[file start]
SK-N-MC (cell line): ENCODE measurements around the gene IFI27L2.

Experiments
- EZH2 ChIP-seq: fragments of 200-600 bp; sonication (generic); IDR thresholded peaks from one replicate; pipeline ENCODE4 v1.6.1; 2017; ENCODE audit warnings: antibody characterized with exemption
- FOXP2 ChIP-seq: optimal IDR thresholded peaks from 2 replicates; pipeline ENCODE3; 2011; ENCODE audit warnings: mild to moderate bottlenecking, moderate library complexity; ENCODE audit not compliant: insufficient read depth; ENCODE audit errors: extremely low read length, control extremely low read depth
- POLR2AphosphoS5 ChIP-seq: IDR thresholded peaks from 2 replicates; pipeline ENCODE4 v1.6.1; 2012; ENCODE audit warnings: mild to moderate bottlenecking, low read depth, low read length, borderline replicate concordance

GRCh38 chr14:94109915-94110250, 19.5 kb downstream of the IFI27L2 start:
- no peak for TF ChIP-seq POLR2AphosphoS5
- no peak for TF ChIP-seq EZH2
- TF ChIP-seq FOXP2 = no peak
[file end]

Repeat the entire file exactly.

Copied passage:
SK-N-MC (cell line): ENCODE measurements around the gene IFI27L2.

Experiments
- EZH2 ChIP-seq: fragments of 200-600 bp; sonication (generic); IDR thresholded peaks from one replicate; pipeline ENCODE4 v1.6.1; 2017; ENCODE audit warnings: antibody characterized with exemption
- FOXP2 ChIP-seq: optimal IDR thresholded peaks from 2 replicates; pipeline ENCODE3; 2011; ENCODE audit warnings: mild to moderate bottlenecking, moderate library complexity; ENCODE audit not compliant: insufficient read depth; ENCODE audit errors: extremely low read length, control extremely low read depth
- POLR2AphosphoS5 ChIP-seq: IDR thresholded peaks from 2 replicates; pipeline ENCODE4 v1.6.1; 2012; ENCODE audit warnings: mild to moderate bottlenecking, low read depth, low read length, borderline replicate concordance

GRCh38 chr14:94109915-94110250, 19.5 kb downstream of the IFI27L2 start:
- no peak for TF ChIP-seq POLR2AphosphoS5
- no peak for TF ChIP-seq EZH2
- TF ChIP-seq FOXP2 = no peak